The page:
Sermons

Summary: Servanthood

THE SUFFERING SERVANT (ISAIAH 53:1-12)

Bill Hybels told about a particular Indian tribe who was suffering from the affects of a severe drought. Food was scarce and the members of the tribe were beginning to steal from each other in order to survive. The chief knew that that would be the death of the tribe so he issued a law that the next person caught stealing would be taken to the center of the village, tied to a pole and publicly whipped.

The next day, sure enough a thief was caught. Everyone turned up to see who it was and to witness the punishment. To everyone’s shock, the thief turned out to be the Chief ’s own mom. What was he going to do? He was a good chief, and could not justly ignore the law he had made the day before. He had to be just. But good grief, this was his mom. She was old, and frail, the beating could very well kill her. And he loved her. How could he cause her to suffer?

What do you think he should do? Which should win: His love or his justice? Well, here’s what he does. He orders that her wrists be tied to the pole so the beating can begin. And he calls the punisher to step forward, whip in hand.

But before he gives the order to commence, be steps in between his mom and the punisher. He stretches his broad shoulders across her frail back and with her body completely protected underneath his own, orders that the punishment be carried out.

As the cords of the whip fall, they fall on him, and he absorbs the full brunt of her penalty. In that act he was both just, in carrying out the penalty, and loving, by suffering it himself.

The most stirring, striking and shocking way to introduce Jesus the Messiah in the Bible, as attested in Acts 8:32, is Isaiah 53. The Messiah is both vulnerable and victorious, defenseless and dominant, tyrannized and triumphant. Christ is the Suffering Servant, the Sacrificed Lamb of God (John 1:29), the spotless and unblemished Lamb (1 Peter 1:19). This passage is a landmark in poetic literature, prophetic literature and Old Testament literature. The three sections can be introduced by the Lord’s name and work (vv 1, 6, 10).

How is God’s will and wisdom manifested in Jesus’ sufferings? What causes Jesus to suffer and die for mankind? What does His suffering mean to us?

Be Drawn to the Dear Lamb

1 Who has believed our message and to whom has the arm of the LORD been revealed? 2 He grew up before him like a tender shoot, and like a root out of dry ground. He had no beauty or majesty to attract us to him, nothing in his appearance that we should desire him. 3 He was despised and rejected by mankind, a man of suffering, and familiar with pain. Like one from whom people hide their faces he was despised, and we held him in low esteem. 4 Surely he took up our pain and bore our suffering, yet we considered him punished by God, stricken by him, and afflicted. 5 But he was pierced for our transgressions, he was crushed for our iniquities; the punishment that brought us peace was on him, and by his wounds we are healed.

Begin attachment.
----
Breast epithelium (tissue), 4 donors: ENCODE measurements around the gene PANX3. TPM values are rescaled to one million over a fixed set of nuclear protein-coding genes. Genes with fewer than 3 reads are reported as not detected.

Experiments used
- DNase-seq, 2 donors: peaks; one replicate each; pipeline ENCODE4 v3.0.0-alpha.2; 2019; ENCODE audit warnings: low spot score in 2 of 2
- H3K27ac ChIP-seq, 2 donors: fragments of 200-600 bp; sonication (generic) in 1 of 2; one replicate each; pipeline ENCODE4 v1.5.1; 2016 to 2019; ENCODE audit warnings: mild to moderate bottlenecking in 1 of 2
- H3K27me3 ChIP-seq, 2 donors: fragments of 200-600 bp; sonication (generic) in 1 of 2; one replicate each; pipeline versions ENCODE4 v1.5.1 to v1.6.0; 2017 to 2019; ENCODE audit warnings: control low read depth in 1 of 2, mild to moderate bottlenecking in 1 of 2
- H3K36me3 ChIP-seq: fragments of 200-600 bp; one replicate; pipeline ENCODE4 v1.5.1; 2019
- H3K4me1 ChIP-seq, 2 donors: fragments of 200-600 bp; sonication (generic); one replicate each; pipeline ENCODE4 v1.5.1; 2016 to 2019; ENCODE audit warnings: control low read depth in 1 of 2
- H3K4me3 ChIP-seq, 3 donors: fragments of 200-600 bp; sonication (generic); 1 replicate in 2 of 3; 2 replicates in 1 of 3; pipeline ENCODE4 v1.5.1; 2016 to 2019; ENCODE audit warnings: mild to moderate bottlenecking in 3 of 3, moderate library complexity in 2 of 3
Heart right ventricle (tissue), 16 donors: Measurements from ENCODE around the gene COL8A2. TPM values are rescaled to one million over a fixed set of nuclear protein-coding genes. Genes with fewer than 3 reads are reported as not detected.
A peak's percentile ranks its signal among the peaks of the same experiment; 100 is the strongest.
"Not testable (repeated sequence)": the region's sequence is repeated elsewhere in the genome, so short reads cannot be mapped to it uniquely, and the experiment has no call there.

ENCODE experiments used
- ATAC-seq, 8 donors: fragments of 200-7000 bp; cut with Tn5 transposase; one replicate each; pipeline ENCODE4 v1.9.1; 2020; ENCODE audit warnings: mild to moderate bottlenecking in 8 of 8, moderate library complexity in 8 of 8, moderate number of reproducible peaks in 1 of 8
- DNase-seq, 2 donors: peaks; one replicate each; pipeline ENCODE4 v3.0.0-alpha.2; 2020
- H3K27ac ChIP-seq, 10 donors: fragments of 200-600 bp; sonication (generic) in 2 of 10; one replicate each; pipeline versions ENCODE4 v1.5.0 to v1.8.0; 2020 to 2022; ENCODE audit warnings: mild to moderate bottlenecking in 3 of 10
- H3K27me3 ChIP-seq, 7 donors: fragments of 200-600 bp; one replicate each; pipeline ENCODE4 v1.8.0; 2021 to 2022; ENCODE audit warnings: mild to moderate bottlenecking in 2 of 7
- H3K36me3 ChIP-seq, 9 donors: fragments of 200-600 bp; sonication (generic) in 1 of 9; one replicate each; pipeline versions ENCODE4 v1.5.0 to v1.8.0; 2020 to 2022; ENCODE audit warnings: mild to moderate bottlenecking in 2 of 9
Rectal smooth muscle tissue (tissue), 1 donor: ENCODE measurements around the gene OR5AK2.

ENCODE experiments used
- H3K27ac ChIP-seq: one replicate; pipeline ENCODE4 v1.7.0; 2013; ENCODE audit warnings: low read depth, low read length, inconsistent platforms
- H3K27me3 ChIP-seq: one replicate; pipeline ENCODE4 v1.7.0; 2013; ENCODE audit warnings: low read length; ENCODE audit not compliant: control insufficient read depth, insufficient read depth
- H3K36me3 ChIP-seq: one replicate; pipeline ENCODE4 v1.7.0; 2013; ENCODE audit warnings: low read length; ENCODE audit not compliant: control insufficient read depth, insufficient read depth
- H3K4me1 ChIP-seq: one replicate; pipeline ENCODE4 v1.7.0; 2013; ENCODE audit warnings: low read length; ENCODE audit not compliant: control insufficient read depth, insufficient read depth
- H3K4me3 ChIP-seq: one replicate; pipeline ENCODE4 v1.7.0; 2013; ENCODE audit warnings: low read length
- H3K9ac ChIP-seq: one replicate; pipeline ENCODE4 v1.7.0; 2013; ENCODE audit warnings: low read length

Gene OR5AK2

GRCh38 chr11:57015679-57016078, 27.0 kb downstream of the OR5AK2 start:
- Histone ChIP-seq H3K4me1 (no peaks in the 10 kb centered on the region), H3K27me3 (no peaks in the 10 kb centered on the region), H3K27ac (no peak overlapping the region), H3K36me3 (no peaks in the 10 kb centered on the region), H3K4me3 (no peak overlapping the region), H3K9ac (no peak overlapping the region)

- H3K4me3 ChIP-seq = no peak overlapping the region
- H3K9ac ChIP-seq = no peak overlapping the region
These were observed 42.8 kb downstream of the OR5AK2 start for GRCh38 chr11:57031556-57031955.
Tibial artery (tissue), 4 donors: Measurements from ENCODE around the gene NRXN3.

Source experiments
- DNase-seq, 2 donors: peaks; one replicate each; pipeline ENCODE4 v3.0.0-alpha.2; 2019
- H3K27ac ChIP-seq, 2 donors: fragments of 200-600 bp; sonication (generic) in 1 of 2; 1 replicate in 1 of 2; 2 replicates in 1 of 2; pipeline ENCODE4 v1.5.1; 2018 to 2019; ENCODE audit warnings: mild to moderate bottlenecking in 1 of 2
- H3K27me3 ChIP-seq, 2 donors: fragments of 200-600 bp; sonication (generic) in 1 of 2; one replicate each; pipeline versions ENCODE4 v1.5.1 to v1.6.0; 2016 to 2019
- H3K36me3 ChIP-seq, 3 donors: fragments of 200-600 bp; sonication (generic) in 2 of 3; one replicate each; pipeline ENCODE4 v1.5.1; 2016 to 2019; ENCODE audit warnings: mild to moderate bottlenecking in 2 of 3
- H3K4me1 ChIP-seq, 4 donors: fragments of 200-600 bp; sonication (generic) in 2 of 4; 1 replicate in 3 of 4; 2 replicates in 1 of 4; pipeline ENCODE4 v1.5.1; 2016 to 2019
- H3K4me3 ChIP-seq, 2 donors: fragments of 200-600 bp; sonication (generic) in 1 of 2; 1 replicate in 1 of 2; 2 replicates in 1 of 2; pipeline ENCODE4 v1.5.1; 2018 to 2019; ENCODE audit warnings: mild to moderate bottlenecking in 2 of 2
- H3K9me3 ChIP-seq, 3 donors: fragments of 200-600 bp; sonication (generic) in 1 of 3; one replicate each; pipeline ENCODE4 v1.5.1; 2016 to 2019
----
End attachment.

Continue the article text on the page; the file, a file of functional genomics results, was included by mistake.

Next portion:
Here is my version how different religions view suffering:

Hinduism Buddhism Islam Christianity

Deserved Denial Destiny Disobedience (sin)

Self-made

(accruement) Subjugation (attachment) Submission

Substitution

(atonement)

It’s in your past It’s in your mind It’s in God’s will Jesus paid it all

Hindus see suffering as deserved and self-made, an accruement from the past misdeeds. To avoid suffering, Buddhists deny themselves and subjugate attachment to things and people, feelings and desires. Muslims calls for submission as a negative, passive and muted response to the destiny or fate of God for man. Christians see suffering as a result of disobedience but Jesus was God’s atonement and substitute for the sins of man. It’s been said, Jesus came to pay a debt He didn’t owe because we owed a debt we couldn’t pay.”

The identity of the mysterious person or subject of the author is waiting to be “revealed” (v 1), which means uncovered (Gen 9:21), appear (Gen 35:7), discover (Ex 20:26), open (Num 22:31), show (1 Sam 20:2) and publish (Est 3:14). He is waiting to be approached, accepted, and acknowledged by the reader. There is three “no” in verse 2 - no form nor comeliness; no beauty (KJV). The first refers to structure, the second splendor - by implication, to favor, honor and uplifted, and the third for looks, sight and countenance. Desire (v 2) means pleasant (Gen 2:9), desire (Gen 3:6), covet (Ex 20:17), precious (2 Chron 20:25) and beloved (Dan 9:23). Nobody embraces the person, envies His position or epitomizes the persecution.

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